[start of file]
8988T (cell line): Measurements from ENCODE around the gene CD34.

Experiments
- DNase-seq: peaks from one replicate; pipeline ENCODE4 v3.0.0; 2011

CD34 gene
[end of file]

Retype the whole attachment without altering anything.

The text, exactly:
8988T (cell line): Measurements from ENCODE around the gene CD34.

Experiments
- DNase-seq: peaks from one replicate; pipeline ENCODE4 v3.0.0; 2011

CD34 gene